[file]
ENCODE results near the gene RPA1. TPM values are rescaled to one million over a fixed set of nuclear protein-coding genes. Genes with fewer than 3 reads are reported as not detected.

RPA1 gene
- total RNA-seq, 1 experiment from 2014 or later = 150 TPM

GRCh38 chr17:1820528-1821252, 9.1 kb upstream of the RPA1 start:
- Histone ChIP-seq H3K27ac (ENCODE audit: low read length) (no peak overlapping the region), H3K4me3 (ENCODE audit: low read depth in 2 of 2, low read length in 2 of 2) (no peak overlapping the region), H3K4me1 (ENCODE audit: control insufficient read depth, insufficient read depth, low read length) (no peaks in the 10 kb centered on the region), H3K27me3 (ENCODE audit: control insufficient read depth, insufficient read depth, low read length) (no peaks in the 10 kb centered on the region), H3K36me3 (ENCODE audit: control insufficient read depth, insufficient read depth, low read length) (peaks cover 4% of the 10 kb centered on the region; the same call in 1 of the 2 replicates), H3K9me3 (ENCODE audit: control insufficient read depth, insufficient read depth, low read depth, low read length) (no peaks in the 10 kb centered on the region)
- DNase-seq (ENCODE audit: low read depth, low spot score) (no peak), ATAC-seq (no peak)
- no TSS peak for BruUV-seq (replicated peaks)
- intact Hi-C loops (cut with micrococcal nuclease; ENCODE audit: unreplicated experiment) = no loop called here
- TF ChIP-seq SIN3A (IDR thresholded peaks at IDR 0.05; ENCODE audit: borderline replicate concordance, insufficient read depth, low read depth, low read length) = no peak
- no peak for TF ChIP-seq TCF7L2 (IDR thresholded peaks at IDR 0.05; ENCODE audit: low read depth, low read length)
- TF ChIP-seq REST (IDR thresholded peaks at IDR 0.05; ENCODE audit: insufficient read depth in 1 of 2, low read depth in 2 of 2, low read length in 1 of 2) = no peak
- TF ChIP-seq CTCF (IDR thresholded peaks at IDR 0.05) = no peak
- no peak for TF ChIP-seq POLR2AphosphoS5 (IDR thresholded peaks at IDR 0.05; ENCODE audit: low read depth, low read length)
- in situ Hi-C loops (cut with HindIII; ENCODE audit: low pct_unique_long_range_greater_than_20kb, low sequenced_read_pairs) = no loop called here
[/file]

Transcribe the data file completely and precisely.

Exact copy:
ENCODE results near the gene RPA1. TPM values are rescaled to one million over a fixed set of nuclear protein-coding genes. Genes with fewer than 3 reads are reported as not detected.

RPA1 gene
- total RNA-seq, 1 experiment from 2014 or later = 150 TPM

GRCh38 chr17:1820528-1821252, 9.1 kb upstream of the RPA1 start:
- Histone ChIP-seq H3K27ac (ENCODE audit: low read length) (no peak overlapping the region), H3K4me3 (ENCODE audit: low read depth in 2 of 2, low read length in 2 of 2) (no peak overlapping the region), H3K4me1 (ENCODE audit: control insufficient read depth, insufficient read depth, low read length) (no peaks in the 10 kb centered on the region), H3K27me3 (ENCODE audit: control insufficient read depth, insufficient read depth, low read length) (no peaks in the 10 kb centered on the region), H3K36me3 (ENCODE audit: control insufficient read depth, insufficient read depth, low read length) (peaks cover 4% of the 10 kb centered on the region; the same call in 1 of the 2 replicates), H3K9me3 (ENCODE audit: control insufficient read depth, insufficient read depth, low read depth, low read length) (no peaks in the 10 kb centered on the region)
- DNase-seq (ENCODE audit: low read depth, low spot score) (no peak), ATAC-seq (no peak)
- no TSS peak for BruUV-seq (replicated peaks)
- intact Hi-C loops (cut with micrococcal nuclease; ENCODE audit: unreplicated experiment) = no loop called here
- TF ChIP-seq SIN3A (IDR thresholded peaks at IDR 0.05; ENCODE audit: borderline replicate concordance, insufficient read depth, low read depth, low read length) = no peak
- no peak for TF ChIP-seq TCF7L2 (IDR thresholded peaks at IDR 0.05; ENCODE audit: low read depth, low read length)
- TF ChIP-seq REST (IDR thresholded peaks at IDR 0.05; ENCODE audit: insufficient read depth in 1 of 2, low read depth in 2 of 2, low read length in 1 of 2) = no peak
- TF ChIP-seq CTCF (IDR thresholded peaks at IDR 0.05) = no peak
- no peak for TF ChIP-seq POLR2AphosphoS5 (IDR thresholded peaks at IDR 0.05; ENCODE audit: low read depth, low read length)
- in situ Hi-C loops (cut with HindIII; ENCODE audit: low pct_unique_long_range_greater_than_20kb, low sequenced_read_pairs) = no loop called here